Illumina announced the MiSeq today. A direct aim at Ion Torrent’s PGM and Roche’s 454 GS Junior and a strong bid for the potentially lucrative clinical diagnostics by sequencing marketplace.
As always we should be cautious about the specs before the machine is in the hands of any users, but on paper they have (in my opinion) the most compelling offering of the 3. I’m discounting Life’s SOLiD PI from the equation.
The machine is coming in at $125k with a run cost of $400-$750 depending on setup. Read length is up to 2 x 150bp reads, 1Gb of sequence and 6.5M reads per run.
The major innovation here is the run time, between 4 hours (fragment 35bp) and 27 hours (150bp paired-end) which has neutralised the major criticism of the Illumina platform (the MiSeq’s big brother can run for up to 2 weeks).
Crucially, this number includes the cluster generation (amplification) stage unlike the 2 hour figure for Ion Torrent which depends on bead-based emulsion PCR being completed first.
Although the machine is a bit pricier than Ion Torrent, you’ll need a lot less ancillary lab equipment to get it working. And you won’t have to spend days agonising why your emulsion PCR failed.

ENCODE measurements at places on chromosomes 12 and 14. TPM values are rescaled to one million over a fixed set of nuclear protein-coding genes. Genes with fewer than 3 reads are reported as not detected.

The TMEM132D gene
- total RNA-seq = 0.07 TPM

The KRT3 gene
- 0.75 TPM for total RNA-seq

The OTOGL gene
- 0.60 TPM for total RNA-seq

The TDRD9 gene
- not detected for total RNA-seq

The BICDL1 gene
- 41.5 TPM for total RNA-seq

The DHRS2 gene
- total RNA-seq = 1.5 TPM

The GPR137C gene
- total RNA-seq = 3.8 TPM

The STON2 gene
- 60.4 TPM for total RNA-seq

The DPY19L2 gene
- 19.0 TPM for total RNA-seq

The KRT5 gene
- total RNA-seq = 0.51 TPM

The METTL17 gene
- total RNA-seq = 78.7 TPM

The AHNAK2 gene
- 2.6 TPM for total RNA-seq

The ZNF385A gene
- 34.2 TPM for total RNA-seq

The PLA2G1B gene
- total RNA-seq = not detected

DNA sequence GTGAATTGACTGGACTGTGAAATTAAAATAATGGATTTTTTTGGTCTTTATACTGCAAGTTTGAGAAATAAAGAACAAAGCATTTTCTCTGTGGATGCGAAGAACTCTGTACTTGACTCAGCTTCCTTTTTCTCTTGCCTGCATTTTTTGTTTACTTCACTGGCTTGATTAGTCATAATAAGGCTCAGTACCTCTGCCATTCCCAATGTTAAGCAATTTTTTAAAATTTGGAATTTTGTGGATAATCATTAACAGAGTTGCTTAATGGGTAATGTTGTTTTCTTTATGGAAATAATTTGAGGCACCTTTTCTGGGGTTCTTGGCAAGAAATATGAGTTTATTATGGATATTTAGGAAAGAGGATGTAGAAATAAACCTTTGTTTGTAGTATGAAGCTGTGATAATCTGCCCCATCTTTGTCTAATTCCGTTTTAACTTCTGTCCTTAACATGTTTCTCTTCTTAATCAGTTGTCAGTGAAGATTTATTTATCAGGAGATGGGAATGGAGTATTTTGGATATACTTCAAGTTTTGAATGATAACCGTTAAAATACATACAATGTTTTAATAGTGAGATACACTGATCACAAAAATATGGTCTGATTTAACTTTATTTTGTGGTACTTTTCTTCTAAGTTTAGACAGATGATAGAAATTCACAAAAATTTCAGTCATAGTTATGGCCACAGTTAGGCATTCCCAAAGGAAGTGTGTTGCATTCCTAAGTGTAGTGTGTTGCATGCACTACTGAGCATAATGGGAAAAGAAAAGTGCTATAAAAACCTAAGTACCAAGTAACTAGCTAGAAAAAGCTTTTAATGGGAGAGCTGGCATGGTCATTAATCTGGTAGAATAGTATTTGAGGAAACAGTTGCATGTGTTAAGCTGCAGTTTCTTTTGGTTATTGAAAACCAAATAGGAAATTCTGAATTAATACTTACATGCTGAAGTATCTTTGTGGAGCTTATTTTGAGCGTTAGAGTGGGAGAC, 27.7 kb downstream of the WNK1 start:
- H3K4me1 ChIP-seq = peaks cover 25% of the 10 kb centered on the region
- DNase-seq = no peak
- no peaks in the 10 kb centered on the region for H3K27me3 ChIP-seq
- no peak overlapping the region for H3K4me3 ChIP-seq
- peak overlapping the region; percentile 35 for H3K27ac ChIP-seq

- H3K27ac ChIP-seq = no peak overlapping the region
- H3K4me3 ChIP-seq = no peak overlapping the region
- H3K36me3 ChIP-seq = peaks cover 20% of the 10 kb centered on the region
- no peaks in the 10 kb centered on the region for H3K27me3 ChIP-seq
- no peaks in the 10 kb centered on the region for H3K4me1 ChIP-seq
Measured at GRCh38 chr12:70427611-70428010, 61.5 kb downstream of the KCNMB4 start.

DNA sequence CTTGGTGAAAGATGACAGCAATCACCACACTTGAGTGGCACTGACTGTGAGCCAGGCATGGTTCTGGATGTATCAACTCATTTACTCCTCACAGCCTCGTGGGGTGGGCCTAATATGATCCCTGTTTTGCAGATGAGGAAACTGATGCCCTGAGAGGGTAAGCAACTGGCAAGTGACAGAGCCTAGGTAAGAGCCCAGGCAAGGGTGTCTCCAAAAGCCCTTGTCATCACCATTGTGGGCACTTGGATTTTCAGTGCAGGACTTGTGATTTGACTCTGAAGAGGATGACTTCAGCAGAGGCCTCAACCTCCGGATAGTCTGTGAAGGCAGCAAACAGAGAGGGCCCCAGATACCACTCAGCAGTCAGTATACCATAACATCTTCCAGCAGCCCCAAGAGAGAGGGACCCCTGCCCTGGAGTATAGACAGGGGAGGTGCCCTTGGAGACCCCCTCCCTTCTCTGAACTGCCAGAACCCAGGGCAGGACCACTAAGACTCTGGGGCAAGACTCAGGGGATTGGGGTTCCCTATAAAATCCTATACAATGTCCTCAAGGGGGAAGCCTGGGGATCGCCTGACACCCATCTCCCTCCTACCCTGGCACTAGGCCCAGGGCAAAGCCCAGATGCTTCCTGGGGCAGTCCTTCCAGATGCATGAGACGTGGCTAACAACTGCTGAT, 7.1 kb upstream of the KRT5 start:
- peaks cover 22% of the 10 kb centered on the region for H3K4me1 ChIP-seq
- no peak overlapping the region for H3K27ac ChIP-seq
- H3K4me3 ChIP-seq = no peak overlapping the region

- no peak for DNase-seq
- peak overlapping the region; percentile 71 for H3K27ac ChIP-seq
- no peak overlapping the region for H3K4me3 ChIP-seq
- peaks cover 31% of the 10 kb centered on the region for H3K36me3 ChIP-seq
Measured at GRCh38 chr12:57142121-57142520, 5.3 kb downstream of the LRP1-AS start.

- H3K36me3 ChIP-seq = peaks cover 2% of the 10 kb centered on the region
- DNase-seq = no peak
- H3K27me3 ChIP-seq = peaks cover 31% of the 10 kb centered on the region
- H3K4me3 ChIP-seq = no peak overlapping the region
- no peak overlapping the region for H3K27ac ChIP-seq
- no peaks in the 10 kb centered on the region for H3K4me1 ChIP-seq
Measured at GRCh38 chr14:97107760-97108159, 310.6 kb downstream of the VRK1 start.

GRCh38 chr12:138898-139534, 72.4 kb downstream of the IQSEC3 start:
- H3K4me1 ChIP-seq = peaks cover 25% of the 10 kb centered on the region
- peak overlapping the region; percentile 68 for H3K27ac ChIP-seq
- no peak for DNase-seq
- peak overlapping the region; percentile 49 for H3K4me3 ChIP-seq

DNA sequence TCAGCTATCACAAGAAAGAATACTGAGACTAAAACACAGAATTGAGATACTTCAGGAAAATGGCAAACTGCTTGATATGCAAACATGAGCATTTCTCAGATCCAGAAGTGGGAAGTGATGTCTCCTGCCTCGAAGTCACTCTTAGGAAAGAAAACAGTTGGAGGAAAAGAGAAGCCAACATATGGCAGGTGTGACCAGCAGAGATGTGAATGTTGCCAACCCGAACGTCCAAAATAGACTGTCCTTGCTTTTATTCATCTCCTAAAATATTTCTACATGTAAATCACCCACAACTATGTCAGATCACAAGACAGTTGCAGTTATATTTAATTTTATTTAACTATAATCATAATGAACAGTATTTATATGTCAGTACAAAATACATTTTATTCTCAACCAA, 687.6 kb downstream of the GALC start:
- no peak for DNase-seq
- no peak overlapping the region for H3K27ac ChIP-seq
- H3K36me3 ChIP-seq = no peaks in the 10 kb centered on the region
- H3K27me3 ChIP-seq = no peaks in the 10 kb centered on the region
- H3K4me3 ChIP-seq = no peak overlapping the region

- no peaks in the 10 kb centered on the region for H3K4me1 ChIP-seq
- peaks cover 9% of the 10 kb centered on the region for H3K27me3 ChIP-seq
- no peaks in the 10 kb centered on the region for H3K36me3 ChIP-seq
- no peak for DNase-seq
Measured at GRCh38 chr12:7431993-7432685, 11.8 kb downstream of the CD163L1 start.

Ion Torrent now need to urgently juice their throughput to respond to this machine. Look for the 316 chips being rushed to market and a new one announced.
Roche just need to do something – anything – to get back in the game. Their only advantage right now is read length (a win mainly for PCR amplicon studies) but I predict this advantage will not last long.
I’ll sign off with this great quote from John Hawks:
Put these things together, and personal genomics today is where personal computing was in 1973. We haven’t yet had an Altair, much less an Apple 2. But it’s almost in reach.